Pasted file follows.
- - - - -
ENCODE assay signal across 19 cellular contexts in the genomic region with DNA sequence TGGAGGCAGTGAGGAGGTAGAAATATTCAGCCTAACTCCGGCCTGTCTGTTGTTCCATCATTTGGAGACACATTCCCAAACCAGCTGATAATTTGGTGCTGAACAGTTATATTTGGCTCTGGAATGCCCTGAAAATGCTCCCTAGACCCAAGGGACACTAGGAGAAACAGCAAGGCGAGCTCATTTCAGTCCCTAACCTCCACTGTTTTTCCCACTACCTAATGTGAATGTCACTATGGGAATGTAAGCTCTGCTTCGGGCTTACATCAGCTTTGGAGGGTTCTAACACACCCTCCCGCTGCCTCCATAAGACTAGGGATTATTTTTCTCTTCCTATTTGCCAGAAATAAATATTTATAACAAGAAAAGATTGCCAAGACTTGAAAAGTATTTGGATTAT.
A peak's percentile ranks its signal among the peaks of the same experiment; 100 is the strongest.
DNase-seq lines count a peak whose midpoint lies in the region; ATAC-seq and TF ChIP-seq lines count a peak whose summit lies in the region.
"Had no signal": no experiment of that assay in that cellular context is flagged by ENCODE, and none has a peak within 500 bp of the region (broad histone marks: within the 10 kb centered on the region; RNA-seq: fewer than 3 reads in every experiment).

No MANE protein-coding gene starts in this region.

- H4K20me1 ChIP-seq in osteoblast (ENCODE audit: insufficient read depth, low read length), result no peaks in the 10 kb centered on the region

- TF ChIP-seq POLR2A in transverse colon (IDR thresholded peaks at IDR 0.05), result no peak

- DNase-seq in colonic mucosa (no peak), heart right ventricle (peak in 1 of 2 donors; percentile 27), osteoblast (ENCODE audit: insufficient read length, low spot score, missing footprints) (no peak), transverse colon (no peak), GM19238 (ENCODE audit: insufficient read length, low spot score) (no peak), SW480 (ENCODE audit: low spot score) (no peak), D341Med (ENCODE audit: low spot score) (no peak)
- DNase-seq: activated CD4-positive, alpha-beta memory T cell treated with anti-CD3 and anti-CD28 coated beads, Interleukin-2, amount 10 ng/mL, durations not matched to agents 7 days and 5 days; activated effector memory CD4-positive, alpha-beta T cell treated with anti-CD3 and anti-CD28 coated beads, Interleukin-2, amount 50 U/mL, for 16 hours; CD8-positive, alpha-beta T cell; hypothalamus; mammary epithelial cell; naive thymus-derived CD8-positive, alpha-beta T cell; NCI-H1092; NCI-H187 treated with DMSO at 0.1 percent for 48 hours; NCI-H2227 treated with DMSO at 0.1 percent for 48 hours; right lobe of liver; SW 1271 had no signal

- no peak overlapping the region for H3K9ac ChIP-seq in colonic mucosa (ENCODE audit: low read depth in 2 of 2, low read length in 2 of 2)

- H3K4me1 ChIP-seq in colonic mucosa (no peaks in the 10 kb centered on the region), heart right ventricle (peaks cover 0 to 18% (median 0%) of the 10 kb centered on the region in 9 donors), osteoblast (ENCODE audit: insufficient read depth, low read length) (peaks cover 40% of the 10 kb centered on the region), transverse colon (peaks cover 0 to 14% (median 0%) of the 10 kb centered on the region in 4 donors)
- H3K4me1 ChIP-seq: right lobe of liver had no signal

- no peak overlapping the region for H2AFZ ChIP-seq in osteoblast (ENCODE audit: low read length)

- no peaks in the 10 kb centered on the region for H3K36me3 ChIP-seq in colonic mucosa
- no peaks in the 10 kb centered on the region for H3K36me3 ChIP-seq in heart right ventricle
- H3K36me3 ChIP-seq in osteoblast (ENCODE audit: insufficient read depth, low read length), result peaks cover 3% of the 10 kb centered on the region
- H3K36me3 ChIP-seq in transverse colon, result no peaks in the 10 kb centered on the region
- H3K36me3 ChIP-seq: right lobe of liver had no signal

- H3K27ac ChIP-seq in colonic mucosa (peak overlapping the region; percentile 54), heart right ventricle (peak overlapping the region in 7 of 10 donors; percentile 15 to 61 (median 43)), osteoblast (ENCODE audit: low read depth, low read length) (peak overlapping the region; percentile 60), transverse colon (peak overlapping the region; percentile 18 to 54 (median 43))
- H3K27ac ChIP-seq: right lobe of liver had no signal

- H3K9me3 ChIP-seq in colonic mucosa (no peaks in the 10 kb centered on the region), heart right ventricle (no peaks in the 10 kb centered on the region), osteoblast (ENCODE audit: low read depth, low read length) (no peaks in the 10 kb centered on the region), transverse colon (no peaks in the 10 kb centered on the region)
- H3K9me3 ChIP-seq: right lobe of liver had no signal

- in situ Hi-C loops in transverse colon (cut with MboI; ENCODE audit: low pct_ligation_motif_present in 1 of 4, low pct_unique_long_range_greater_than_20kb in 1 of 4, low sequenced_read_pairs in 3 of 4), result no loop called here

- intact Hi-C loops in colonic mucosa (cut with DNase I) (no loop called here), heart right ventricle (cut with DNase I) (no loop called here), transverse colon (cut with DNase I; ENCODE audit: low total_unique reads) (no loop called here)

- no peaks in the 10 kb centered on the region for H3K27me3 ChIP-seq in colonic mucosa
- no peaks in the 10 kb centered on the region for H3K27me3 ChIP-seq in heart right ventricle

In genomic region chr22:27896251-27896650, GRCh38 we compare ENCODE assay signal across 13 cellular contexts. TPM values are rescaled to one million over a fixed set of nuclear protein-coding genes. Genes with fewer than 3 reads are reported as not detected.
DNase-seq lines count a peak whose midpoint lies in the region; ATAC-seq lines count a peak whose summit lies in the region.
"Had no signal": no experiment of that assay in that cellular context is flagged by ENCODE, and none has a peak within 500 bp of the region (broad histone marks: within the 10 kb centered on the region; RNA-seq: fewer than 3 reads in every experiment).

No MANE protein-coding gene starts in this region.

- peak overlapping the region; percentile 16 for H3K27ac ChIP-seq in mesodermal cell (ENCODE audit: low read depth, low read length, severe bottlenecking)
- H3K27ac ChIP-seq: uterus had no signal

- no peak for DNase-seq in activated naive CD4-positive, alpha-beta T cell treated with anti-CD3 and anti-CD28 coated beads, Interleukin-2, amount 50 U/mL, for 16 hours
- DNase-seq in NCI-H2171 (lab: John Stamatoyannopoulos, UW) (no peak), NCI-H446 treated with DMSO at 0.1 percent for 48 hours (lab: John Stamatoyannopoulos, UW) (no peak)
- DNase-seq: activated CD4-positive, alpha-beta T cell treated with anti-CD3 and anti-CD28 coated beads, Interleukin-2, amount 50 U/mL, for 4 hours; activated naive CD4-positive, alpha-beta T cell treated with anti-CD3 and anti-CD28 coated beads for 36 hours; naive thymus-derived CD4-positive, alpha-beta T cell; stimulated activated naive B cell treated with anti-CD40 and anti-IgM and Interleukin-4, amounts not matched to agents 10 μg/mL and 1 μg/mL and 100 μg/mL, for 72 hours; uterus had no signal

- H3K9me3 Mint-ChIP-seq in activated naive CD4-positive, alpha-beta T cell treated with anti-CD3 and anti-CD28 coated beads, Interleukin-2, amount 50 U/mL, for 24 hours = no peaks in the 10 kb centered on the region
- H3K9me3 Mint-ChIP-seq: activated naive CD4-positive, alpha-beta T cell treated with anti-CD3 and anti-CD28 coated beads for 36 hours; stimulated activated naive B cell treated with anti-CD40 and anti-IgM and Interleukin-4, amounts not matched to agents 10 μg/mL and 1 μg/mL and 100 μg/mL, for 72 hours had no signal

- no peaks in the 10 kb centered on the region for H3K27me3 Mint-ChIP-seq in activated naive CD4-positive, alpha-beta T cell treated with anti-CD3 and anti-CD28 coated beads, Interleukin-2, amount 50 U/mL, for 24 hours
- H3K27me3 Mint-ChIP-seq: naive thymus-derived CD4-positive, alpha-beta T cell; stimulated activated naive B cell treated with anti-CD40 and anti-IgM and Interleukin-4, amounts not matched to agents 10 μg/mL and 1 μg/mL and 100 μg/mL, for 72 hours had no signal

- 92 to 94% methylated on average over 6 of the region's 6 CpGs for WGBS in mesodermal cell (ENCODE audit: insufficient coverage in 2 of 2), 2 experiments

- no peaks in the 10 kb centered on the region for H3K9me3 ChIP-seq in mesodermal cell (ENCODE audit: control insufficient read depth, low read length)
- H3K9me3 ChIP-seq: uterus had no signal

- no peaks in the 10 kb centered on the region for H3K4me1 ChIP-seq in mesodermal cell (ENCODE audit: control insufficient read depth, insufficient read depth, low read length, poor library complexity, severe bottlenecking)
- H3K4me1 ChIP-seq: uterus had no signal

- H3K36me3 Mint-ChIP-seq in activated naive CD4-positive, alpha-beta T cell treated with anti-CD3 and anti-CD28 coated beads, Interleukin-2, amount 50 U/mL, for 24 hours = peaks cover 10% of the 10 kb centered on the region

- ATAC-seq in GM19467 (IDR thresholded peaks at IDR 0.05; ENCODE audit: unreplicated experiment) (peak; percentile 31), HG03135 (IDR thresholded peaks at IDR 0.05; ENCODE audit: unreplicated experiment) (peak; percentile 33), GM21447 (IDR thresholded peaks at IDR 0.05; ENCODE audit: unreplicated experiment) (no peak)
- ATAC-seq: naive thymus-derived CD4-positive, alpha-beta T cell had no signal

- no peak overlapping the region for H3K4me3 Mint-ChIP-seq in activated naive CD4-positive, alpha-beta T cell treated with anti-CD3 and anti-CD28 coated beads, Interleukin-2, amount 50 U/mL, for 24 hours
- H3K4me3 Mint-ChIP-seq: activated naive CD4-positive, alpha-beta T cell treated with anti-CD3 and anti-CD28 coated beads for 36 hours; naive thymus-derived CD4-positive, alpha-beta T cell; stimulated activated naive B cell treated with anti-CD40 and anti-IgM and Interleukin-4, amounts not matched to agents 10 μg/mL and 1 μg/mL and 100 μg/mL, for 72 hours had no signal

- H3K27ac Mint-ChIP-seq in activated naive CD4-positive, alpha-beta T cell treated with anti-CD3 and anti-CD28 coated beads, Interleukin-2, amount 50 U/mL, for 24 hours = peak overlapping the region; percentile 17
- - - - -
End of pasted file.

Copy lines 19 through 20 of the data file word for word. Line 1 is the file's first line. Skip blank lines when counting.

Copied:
- H3K27ac ChIP-seq in colonic mucosa (peak overlapping the region; percentile 54), heart right ventricle (peak overlapping the region in 7 of 10 donors; percentile 15 to 61 (median 43)), osteoblast (ENCODE audit: low read depth, low read length) (peak overlapping the region; percentile 60), transverse colon (peak overlapping the region; percentile 18 to 54 (median 43))
- H3K27ac ChIP-seq: right lobe of liver had no signal